by Dilpreet BhullarJan 06, 2020
The mirror, while reflecting as well as distorting realities, serves as a classical metaphor for the workings of the human mind. These unique qualities of the mirror have occupied a significant place in the works of Greek mythology, western literature and psychoanalytic philosophies to offer a ‘reflection’ on the human faculties. When used as a material in works of art, the mirror disturbs the idea of a single perception and extends an invitation to the audience to be a part of the artwork. Harking on such multifaceted nature of mirrors are the two artists: Iran-based Shirin Abedinirad and Ratna Khanna from India. What drew my attention to the works of the two artists, both using the mirror at the core of their creation, was their shared acute sensitivity towards the natural environment. Bordering on illusion and reality, their art practice succinctly manipulates the scale of spatial settings.
Abedinirad’s installations such as Tide and Mirror of the Hearth # 2 frame a slice of reality, which otherwise remains unrecognised to the naked eyes. The act to distort the contours of a given world gives the artist a chance to play with the conventional ways of seeing and perceiving things. In an interview with STIR, Abedinirad mentions, “While looking at the installation Mirror, mirror on the land, the audience thought there is a pool of water on the ground. And if you look at the door in the House in the Wind, there is a play with the shadow and light, the door with a mirror creates a two way-road with light and shadow”.
Khanna’s photographs and sculptures use mirror and glass to complicate our ideas of perception and reality. One of Khanna’s photographic installations, Hierarchy (two photographs and a sculpture), encapsulates her conceptual practice about the multi-layered perspective from the vantage point of the onlooker. It is the internal logic of ‘hierarchy’ that sets the order of meaning, where subjective and objective perspectives on reality are often convoluted. As the title suggests, for the one perched at the top of the order, this position may hold a present-day reality, which is never far from the future possibility of the one standing at a level lower. Khanna talks about her understanding of the mirror and how she incorporates it to add a meaning to her works, “The materials that I use, the mirror represents fragility (vulnerability) and the ego - the self which is always a starting point for me. I use glass, both transparent and black, to say there is always a fluctuation between the inner and outer worlds for me. The sculptures occupy this liminal space between photography and drawing, an in-between place where a lot of confusion lies and I mean confusion as a broad area to explore rather than personal behaviour”.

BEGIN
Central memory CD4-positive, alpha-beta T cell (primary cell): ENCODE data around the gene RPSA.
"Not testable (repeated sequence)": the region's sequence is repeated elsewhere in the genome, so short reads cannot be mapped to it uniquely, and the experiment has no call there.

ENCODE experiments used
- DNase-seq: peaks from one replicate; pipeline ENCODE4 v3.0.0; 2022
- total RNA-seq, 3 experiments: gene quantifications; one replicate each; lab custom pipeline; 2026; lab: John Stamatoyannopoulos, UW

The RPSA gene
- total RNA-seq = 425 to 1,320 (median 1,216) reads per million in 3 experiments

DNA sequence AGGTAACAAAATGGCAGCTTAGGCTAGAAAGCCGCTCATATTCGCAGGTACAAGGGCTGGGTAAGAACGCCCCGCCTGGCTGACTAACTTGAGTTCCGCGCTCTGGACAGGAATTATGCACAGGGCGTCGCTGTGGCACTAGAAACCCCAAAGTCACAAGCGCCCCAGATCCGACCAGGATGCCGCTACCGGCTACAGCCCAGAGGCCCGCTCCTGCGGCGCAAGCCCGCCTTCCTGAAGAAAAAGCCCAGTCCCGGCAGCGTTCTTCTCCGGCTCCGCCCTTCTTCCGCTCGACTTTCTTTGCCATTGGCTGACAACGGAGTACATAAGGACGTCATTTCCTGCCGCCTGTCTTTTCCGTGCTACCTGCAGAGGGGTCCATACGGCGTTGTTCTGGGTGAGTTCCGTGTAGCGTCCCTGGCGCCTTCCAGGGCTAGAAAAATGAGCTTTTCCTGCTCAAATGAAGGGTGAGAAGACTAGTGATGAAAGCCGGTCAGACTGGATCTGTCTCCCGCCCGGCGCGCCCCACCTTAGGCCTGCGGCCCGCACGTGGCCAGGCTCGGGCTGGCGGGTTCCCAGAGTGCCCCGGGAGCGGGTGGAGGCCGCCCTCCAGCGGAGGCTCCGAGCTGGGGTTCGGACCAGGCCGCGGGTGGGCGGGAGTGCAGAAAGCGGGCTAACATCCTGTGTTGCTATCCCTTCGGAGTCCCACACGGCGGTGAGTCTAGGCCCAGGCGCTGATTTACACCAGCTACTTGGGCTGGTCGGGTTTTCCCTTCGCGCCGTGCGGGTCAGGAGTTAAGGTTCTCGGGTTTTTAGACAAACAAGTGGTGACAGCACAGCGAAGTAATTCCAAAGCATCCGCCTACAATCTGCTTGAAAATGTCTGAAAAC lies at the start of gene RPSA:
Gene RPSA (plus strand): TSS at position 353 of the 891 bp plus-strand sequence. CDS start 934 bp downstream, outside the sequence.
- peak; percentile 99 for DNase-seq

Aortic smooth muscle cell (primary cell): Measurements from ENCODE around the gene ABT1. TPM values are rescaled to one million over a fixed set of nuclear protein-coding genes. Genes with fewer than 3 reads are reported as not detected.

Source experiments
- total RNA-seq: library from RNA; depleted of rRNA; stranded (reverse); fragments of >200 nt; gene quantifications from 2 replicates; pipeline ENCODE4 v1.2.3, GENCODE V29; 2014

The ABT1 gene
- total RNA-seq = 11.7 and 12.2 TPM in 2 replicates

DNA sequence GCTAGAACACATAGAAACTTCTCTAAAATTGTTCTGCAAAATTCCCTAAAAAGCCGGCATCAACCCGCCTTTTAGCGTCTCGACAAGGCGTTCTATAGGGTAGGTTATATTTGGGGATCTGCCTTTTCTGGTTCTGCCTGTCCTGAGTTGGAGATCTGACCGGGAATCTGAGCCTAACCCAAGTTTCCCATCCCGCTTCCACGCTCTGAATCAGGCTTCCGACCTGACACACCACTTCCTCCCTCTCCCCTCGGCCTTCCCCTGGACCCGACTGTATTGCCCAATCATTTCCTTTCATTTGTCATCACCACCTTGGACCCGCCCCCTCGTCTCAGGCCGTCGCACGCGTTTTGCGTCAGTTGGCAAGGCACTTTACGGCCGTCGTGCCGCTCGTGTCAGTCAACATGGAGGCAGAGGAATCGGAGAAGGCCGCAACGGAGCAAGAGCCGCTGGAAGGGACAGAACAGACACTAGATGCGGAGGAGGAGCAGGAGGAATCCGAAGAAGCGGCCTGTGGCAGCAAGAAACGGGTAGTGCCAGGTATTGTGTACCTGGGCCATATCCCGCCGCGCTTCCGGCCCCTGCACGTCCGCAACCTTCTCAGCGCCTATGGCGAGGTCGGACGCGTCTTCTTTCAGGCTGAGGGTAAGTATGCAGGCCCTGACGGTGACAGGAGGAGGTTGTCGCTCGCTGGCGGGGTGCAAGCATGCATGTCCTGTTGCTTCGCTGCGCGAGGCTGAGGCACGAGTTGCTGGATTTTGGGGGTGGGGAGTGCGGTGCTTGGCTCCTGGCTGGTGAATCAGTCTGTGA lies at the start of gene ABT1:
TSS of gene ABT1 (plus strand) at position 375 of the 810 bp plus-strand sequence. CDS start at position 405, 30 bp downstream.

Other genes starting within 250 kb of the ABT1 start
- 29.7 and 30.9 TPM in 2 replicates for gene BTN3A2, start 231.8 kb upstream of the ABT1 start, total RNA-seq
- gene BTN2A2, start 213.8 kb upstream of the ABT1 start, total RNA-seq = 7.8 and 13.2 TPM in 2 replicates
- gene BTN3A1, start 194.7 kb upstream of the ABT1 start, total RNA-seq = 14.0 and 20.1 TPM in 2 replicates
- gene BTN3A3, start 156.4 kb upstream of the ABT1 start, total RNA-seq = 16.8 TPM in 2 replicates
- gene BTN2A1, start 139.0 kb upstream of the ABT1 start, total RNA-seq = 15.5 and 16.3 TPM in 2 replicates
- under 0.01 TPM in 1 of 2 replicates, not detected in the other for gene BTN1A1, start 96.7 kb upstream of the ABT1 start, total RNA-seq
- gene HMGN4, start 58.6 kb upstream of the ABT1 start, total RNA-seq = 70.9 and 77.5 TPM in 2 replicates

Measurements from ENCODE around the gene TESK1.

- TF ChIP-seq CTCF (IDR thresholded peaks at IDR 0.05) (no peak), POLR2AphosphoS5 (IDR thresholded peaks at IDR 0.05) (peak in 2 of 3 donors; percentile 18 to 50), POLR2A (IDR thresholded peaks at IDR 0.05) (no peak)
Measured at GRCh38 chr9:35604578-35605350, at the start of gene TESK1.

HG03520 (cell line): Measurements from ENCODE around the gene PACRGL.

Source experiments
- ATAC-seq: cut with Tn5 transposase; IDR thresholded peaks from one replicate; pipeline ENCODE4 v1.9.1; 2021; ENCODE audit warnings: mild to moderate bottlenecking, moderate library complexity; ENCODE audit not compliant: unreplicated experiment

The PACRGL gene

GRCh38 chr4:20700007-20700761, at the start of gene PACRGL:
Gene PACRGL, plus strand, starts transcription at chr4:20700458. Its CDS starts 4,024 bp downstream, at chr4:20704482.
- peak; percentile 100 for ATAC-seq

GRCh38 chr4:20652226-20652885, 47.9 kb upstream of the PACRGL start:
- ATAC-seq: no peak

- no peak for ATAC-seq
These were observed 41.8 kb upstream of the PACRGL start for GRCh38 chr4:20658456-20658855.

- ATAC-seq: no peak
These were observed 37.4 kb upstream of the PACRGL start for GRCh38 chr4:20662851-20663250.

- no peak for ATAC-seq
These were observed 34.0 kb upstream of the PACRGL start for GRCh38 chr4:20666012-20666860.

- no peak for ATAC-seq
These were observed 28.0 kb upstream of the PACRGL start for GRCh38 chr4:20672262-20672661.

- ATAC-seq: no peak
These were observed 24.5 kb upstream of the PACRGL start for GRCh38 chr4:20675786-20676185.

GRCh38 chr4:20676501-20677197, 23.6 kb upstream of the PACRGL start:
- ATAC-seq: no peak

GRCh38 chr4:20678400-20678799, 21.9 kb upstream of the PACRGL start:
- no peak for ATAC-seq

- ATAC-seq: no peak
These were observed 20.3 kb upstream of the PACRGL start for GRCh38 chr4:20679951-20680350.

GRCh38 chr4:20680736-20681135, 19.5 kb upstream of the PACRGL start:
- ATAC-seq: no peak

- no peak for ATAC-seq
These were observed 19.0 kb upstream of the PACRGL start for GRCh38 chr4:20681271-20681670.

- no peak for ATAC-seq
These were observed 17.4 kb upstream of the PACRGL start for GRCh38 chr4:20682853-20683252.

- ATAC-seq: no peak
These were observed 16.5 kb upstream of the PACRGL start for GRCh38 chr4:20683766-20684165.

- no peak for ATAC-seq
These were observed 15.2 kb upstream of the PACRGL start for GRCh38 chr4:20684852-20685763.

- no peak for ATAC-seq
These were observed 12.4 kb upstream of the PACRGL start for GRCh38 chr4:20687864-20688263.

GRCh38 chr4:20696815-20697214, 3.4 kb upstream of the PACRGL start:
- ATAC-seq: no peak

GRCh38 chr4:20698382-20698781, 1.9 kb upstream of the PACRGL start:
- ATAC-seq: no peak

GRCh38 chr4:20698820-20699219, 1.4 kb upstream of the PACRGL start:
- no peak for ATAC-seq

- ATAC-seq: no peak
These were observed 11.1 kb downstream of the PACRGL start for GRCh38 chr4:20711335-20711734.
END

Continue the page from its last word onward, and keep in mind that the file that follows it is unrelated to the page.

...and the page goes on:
For Khanna, the unsettling of reality is dovetailed with the question of memory. Her photographic works from the series The Shape of Things to Come, challenge the idea of a single memory. When the photographs are an inherent representation of a figment of memory, she creates three-mirrored reality for the viewers. The subjective memory of the artist captures the reality in the form of a photograph and shares it with the collective memory of the viewers, a reflection of reality in the mirror and finally a tangible reality of the photographs.
Not a far-fetched speculation, the works of both the artists underline the modernism approach to the logic of perspective and recreate an illusion of the reality visible. At once the optical illusion of their works becomes a microcosmic representation of the macro-environment that remains under the garb of permanency. Their abstract works, a play on light and shadow, make a commentary on the uneasy truth that ‘nothing is set in stone’.